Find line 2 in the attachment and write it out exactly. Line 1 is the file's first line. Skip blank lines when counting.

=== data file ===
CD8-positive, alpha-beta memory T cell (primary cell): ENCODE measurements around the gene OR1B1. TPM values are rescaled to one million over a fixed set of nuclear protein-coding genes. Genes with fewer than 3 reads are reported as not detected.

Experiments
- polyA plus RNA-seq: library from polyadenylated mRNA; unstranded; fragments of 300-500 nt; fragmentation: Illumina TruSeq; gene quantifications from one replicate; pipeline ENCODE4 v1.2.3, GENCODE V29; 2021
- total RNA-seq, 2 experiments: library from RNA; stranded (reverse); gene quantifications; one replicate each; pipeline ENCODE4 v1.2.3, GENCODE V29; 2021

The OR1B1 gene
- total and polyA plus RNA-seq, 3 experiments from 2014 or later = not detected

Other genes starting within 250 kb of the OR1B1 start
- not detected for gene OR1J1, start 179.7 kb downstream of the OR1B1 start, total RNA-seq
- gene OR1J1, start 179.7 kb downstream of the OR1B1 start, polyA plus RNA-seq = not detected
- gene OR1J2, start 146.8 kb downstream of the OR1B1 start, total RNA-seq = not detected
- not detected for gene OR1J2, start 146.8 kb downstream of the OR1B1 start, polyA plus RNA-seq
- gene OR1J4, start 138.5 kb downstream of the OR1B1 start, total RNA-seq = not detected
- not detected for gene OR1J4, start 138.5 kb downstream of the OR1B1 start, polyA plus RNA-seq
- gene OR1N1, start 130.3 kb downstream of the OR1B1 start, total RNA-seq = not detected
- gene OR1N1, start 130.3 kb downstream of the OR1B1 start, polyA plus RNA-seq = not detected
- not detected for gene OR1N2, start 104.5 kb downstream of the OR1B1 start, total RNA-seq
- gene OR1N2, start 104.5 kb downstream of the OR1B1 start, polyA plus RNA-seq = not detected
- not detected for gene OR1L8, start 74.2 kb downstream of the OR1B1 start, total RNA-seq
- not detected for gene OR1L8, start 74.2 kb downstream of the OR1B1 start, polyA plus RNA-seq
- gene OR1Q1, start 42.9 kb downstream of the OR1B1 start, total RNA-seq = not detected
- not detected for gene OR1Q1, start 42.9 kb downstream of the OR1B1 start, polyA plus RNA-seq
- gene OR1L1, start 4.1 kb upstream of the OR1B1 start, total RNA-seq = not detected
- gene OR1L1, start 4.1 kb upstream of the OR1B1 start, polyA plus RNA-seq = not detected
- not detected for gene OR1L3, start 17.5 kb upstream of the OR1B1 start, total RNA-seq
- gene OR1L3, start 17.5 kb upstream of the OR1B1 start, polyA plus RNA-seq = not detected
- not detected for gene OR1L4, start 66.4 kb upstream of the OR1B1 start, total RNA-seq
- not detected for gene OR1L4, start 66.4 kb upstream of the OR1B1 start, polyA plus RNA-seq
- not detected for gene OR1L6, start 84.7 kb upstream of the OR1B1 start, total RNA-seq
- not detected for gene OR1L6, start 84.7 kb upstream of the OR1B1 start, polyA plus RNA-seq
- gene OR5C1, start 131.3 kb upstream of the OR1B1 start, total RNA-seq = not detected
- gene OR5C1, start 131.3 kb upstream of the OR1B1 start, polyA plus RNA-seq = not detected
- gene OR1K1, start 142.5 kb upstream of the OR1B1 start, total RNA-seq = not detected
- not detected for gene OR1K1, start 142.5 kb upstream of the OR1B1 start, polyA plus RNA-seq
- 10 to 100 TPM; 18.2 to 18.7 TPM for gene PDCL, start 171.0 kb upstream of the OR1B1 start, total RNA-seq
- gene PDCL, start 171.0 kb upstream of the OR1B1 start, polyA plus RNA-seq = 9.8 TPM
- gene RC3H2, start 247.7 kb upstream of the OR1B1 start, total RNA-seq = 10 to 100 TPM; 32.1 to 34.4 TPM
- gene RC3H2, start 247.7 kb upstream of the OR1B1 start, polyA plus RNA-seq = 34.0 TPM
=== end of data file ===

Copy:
Experiments